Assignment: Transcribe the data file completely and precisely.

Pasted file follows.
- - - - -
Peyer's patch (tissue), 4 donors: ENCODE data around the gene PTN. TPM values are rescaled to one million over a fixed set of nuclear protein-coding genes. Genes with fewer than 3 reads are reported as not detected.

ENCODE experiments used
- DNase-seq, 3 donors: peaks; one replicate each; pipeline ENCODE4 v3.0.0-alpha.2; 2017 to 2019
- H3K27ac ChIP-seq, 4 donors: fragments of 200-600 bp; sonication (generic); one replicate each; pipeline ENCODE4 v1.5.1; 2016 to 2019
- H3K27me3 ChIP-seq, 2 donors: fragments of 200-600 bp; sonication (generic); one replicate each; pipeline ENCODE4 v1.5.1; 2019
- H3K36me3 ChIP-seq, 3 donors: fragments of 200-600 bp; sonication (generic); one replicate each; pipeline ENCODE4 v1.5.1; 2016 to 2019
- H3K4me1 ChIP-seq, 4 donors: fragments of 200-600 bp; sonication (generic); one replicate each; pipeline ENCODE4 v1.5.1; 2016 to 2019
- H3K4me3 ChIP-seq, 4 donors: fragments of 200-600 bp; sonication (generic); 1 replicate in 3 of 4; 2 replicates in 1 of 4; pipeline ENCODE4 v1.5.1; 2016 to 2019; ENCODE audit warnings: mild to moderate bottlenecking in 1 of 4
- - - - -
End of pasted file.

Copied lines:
Peyer's patch (tissue), 4 donors: ENCODE data around the gene PTN. TPM values are rescaled to one million over a fixed set of nuclear protein-coding genes. Genes with fewer than 3 reads are reported as not detected.

ENCODE experiments used
- DNase-seq, 3 donors: peaks; one replicate each; pipeline ENCODE4 v3.0.0-alpha.2; 2017 to 2019
- H3K27ac ChIP-seq, 4 donors: fragments of 200-600 bp; sonication (generic); one replicate each; pipeline ENCODE4 v1.5.1; 2016 to 2019
- H3K27me3 ChIP-seq, 2 donors: fragments of 200-600 bp; sonication (generic); one replicate each; pipeline ENCODE4 v1.5.1; 2019
- H3K36me3 ChIP-seq, 3 donors: fragments of 200-600 bp; sonication (generic); one replicate each; pipeline ENCODE4 v1.5.1; 2016 to 2019
- H3K4me1 ChIP-seq, 4 donors: fragments of 200-600 bp; sonication (generic); one replicate each; pipeline ENCODE4 v1.5.1; 2016 to 2019
- H3K4me3 ChIP-seq, 4 donors: fragments of 200-600 bp; sonication (generic); 1 replicate in 3 of 4; 2 replicates in 1 of 4; pipeline ENCODE4 v1.5.1; 2016 to 2019; ENCODE audit warnings: mild to moderate bottlenecking in 1 of 4